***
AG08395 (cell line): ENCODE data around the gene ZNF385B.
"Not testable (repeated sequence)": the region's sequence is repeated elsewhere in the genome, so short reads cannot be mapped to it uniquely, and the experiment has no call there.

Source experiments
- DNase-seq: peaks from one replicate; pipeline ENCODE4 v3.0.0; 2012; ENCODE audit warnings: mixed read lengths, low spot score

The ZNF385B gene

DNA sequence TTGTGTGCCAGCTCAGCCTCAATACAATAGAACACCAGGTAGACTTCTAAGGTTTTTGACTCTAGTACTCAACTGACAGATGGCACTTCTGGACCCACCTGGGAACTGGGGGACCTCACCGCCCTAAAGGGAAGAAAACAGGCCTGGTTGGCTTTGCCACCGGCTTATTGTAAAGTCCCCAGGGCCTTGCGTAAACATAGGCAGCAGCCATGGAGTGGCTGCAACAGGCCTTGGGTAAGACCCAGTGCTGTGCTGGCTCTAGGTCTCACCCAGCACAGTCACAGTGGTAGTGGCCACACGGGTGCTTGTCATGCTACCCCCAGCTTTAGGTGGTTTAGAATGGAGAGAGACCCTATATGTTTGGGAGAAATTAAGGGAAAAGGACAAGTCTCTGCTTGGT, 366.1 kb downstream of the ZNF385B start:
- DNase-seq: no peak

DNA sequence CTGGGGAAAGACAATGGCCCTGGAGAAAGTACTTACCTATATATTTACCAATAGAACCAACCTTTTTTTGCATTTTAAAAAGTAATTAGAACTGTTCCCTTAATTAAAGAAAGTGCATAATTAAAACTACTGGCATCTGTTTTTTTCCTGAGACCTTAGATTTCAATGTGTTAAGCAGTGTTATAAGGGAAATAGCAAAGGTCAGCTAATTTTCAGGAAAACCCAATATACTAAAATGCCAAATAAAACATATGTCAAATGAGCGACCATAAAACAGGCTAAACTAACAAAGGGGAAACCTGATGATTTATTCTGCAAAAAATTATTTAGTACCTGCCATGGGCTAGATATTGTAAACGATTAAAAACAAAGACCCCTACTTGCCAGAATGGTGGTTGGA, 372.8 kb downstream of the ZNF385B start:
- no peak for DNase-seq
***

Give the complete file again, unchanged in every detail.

AG08395 (cell line): ENCODE data around the gene ZNF385B.
"Not testable (repeated sequence)": the region's sequence is repeated elsewhere in the genome, so short reads cannot be mapped to it uniquely, and the experiment has no call there.

Source experiments
- DNase-seq: peaks from one replicate; pipeline ENCODE4 v3.0.0; 2012; ENCODE audit warnings: mixed read lengths, low spot score

The ZNF385B gene

DNA sequence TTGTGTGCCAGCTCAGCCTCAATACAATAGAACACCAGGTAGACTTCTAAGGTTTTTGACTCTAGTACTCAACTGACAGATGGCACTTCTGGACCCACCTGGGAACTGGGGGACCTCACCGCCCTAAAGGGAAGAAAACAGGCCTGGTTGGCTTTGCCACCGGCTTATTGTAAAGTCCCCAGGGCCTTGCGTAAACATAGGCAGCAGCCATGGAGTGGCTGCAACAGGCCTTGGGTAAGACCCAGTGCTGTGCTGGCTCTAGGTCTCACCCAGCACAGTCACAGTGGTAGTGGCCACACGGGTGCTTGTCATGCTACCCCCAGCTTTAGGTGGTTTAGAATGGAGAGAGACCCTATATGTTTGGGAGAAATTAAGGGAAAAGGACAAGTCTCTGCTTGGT, 366.1 kb downstream of the ZNF385B start:
- DNase-seq: no peak

DNA sequence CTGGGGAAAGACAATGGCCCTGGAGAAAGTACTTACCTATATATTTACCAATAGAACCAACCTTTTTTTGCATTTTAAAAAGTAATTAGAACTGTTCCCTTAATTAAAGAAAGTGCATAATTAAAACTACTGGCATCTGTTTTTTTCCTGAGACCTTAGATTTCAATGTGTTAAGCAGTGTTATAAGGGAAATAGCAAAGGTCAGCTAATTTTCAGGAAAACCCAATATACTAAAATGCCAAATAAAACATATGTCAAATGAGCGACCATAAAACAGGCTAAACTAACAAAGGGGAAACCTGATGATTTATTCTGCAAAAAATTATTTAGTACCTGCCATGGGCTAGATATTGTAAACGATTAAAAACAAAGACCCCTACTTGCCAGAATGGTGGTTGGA, 372.8 kb downstream of the ZNF385B start:
- no peak for DNase-seq